The Oxford Handbook of Dance and Wellbeing (Oxford Handbooks) (Paperback)
In recent years, a growth in dance and wellbeing scholarship has resulted in new ways of thinking that place the body, movement, and dance in a central place with renewed significance for wellbeing. The Oxford Handbook of Dance and Wellbeing examines dance and related movement practices from the perspectives of neuroscience and health, community and education, and psychology and sociology to contribute towards an understanding of wellbeing, offer new insights into existing practices, and create a space where sufficient exchange is enabled. The handbook's research components include quantitative, qualitative, and arts-based research, covering diverse discourses, methodologies, and perspectives that add to the development of a complete picture of the topic. Throughout the handbook's wide-ranging chapters, the objective observations, felt experiences, and artistic explorations of practitioners interact with and are printed alongside academic chapters to establish an egalitarian and impactful exchange of ideas.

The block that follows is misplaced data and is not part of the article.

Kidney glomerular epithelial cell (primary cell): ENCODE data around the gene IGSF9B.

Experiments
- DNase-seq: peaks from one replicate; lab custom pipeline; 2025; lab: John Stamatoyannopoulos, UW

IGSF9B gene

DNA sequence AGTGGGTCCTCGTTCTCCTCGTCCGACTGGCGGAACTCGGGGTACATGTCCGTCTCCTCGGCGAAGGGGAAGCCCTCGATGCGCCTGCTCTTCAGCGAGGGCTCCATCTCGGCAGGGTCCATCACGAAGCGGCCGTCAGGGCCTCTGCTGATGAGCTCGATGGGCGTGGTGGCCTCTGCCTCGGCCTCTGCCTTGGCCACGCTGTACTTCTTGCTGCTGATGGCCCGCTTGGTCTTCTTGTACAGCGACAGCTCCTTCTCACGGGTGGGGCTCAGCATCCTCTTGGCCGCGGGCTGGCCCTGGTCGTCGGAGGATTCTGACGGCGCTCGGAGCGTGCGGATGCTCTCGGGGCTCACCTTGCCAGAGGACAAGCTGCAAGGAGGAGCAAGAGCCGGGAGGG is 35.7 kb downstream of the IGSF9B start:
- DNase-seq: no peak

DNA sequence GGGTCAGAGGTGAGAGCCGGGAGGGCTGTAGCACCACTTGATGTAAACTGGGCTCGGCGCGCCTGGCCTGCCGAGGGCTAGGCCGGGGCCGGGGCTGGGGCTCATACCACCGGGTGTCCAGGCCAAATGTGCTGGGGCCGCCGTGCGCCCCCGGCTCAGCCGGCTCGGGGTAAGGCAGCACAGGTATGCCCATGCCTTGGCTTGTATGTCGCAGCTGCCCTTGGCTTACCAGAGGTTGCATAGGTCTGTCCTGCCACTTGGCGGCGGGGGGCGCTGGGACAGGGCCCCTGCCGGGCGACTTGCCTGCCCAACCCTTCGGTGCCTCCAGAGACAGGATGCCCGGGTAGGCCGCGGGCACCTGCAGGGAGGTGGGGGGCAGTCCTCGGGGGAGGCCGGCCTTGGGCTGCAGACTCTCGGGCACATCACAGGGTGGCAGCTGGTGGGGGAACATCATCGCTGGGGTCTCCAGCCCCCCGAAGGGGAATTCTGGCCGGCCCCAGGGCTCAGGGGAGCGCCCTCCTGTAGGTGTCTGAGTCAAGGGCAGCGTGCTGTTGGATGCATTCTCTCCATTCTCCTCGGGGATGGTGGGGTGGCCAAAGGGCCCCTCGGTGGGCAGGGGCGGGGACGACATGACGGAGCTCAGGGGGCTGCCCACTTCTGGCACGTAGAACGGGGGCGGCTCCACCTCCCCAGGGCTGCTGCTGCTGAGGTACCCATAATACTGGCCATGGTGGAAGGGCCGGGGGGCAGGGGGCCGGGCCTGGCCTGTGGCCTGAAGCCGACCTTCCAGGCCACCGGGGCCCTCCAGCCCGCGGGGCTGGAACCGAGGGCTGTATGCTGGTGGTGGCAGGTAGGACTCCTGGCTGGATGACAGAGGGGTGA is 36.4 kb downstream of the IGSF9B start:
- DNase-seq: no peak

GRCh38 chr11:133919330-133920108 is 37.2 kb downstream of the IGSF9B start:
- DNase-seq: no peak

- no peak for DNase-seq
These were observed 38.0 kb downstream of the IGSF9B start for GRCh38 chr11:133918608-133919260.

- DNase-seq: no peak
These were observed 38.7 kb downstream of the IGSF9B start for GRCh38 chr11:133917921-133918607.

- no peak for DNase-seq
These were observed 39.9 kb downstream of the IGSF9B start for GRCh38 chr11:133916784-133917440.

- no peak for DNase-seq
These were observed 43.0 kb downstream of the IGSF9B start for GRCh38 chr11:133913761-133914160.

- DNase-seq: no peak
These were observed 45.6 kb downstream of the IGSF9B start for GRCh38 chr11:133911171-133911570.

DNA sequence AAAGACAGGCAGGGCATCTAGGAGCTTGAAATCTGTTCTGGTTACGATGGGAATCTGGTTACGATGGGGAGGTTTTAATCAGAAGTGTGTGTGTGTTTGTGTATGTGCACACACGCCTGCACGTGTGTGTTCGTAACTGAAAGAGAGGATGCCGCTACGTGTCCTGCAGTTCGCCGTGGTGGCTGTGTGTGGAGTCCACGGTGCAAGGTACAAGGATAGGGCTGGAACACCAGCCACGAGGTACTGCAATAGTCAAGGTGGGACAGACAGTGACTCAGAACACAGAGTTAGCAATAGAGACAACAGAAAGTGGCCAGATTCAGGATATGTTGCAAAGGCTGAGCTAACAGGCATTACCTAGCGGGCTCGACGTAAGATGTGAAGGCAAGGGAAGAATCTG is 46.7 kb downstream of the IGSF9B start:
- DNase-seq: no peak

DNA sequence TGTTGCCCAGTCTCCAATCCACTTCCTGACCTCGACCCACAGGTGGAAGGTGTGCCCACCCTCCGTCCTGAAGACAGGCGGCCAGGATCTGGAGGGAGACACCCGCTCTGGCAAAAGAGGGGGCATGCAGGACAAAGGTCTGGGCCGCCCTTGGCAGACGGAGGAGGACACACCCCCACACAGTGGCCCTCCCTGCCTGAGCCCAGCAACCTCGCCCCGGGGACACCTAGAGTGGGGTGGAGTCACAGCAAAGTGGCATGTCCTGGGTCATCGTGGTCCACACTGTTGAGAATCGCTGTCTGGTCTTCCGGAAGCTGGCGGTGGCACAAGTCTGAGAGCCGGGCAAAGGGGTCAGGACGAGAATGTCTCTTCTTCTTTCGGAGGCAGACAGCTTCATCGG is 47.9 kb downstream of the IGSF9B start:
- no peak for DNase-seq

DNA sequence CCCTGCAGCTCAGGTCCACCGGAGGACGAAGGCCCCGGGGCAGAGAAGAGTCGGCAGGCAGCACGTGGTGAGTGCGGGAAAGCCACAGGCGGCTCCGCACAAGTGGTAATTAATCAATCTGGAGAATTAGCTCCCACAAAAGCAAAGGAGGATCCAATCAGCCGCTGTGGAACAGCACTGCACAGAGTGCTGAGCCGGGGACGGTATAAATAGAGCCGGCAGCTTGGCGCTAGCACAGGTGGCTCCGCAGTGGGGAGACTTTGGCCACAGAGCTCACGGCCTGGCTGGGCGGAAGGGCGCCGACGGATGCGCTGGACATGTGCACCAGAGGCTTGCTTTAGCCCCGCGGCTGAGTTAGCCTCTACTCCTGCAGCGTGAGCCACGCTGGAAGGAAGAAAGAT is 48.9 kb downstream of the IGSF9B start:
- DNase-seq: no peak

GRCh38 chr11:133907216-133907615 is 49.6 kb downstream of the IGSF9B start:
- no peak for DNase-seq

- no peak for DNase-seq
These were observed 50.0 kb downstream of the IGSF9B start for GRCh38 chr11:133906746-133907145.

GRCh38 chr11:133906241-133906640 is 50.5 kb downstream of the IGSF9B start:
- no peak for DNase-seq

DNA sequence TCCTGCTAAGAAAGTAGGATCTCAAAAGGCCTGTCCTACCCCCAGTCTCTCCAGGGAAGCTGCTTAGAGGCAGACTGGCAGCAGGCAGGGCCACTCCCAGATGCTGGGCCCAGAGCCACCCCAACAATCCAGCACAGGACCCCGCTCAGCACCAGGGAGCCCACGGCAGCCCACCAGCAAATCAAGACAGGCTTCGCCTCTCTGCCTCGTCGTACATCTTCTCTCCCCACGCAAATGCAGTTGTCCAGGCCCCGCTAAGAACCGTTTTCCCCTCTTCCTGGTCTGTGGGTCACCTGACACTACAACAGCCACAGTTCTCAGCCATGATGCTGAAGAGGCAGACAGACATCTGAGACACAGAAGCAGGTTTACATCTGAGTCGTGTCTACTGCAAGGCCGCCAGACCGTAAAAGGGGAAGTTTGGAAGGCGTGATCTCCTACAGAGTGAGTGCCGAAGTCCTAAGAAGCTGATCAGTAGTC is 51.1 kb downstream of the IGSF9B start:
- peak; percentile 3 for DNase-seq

Vicky Karkou holds the Chair of Dance, Arts and Wellbeing at Edge Hill University. A qualified dance teacher, researcher and dance movement psychotherapist, she has lengthy experience of working with diverse clinical populations in different settings. She is widely published in peer-reviewed journals and books, and acts as the co-editor of the international journal Body, Movement and Dance in Psychotherapy published by Taylor and Francis. She travels extensively around the world for research and teaching purposes. Sue Oliver is a freelance dance tutor and researcher. Based in Scotland, she left her post as senior teacher and dance tutor for her local education authority to concentrate on her research in creative dance and wellbeing, focusing on children, adolescents, and latterly older adults, including seated movement to music in day care settings. Current projects include dance with sufferers of Parkinson's Disease and community-based choreographic projects. Sophia Lycouris is an academic interested in interdisciplinary research methodologies and research by creative practice. She is also an artist working with movement/dance, choreography, improvisation, performance and new technologies since the late 90s. Her work involves processes of "listening" to spaces and designing subtle movement interventions, which trigger affective transformations. Her academic projects on movement and new technologies have been funded by research councils and her artistic work has been presented in the UK, Europe, and USA.